We’ve had several examples in recent years of unexpected slippages which are sometimes described as ‘Ireland’s greatest natural hazards’, given that we don’t have even more devastating phenomena such as earthquakes and volcanoes.
Landslides are on the increase due mainly to climate change and man’s activities, including wind farm construction. Most occur in elevated, bog-covered districts which are subject to very heavy rainfall. Well over 400 landslides have been recorded and damage caused has been well documented – houses, roads, bridges and even people have been swept away.
But, some action is being taken in a bid to prevent, or at least anticipate the danger of such happenings. The Geological Survey of Ireland (GSI) is drawing up maps which will highlight areas at risk. Importantly, such maps will become part of the planning process. The idea is to give warnings to people who might be thinking of carrying out developments in areas susceptible to landslides.
Work on the project started last year and is expected to take five years to complete. The initial focus is on the Dublin and Cork areas and it will eventually include the entire country, north and south.
Experts are predicting wetter winters, especially in the west, and drier summers, in the east. There will also be more intense downpours of rain and rising sea levels, leading to bigger waves crashing into soft coastlines, resulting in erosion and cliff collapses.
However, it’s not just coastal and bogland areas that are vulnerable, as Dr Ronnie Creighton, GSI landslides project manager, pointed out in the July issue of Science Spin magazine.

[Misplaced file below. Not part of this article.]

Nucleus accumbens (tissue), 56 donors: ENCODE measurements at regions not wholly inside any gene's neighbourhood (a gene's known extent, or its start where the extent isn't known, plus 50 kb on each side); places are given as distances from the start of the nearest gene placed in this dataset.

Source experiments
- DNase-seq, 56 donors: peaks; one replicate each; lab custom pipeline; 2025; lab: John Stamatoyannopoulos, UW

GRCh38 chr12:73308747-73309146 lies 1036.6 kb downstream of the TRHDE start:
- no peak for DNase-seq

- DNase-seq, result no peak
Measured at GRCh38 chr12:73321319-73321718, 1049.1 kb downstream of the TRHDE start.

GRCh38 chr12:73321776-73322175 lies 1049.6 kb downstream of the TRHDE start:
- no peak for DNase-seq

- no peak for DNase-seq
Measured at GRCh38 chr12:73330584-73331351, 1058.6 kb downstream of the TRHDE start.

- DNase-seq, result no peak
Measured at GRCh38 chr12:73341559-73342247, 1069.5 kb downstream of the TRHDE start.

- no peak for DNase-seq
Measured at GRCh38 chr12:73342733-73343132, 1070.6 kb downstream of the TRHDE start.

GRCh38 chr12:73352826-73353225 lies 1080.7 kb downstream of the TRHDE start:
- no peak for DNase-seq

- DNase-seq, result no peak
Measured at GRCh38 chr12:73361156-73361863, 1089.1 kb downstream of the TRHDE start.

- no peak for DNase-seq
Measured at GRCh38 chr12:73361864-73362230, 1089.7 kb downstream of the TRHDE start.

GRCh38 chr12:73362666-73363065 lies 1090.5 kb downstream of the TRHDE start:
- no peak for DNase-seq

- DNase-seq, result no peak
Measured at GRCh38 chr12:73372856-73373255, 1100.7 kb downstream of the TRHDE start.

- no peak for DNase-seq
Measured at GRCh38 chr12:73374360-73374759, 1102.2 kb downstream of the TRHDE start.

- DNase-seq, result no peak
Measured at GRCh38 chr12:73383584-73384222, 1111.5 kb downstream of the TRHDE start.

“A lot of emphasis is on peat because that is where the slides are happening with heavy rain and so on. We (also) want to look at landslide hazard to commercial buildings and settlements,” he said.
The vast amount of construction that took place during the economic boom has created more risks. Houses, other buildings and windfarms were erected in boggy areas, sometimes making land unstable and more prone to slippage when heavy rains came.
One of the most notable landslides to occur in recent times was at Pollatomish, Co Mayo, in 2003. It caused a lot of damage to property and wrecked several houses.
Pollatomish is, according to Dr Creighton, a good example of the type of terrain where landslides are likely to occur. Blanket bog lay on top of a steep slope, with bog also down the sides. When torrential rains came in September, water got into the cracks and saturated the peat.
Dr Creighton said the peat then became ‘buoyed up’ and gravity brought it down the slope. He compared the terrifying movement of a huge mass of liquid peat to a hovercraft skimming over water.
Last September, peat became unstable in the Kielduff area, near Tralee, Co Kerry, damaging a bridge and a road and pouring tonnes of floating bog into a river. Local people blamed wind farm developments in the area for destabilising the bogland.
There are numerous examples of cliff collapses around the coast, often undermining public roads, with recent examples at Rossbeigh, Dunquin and Inch, all on the west Kerry coast.
The GSI mapping project is the first to be done on a large scale in Ireland and Britain. The maps are intended for general use and will be freely available. They are also intended to be easy to read, with three colours to mark high, medium and low risk areas.
People are urged to be extremely careful about areas with peat deposits where there has been a dry summer followed by periods of heavy rain. People are also advised to be aware of factors that can trigger a landslide, such as heavy rainfall over a short spell, or intense construction work that undercuts a peaty slope.
By the time the project is completed in 2013, Dr Creighton hopes to have useful maps, scientifically compiled, that will not alone identify high risk areas but will also heighten public awareness of landslides, what they are, why they happen and how dangerous they can be.
Some landslides have had heartrending human consequences, including one at Knocknageeha, near the Cork/Kerry border, in December 1896. During what was reported to be an extremely wet winter, the bog gave way and submerged a cottage that lay in its path. Quarry worker Con Donnelly, his wife, Johanna, and six of their children were asleep and all lost their lives. Local people reported hearing noise like thunder on that fateful night.
The tragedy is still spoken of in the area and a monument marks the spot where the Donnelly home was located.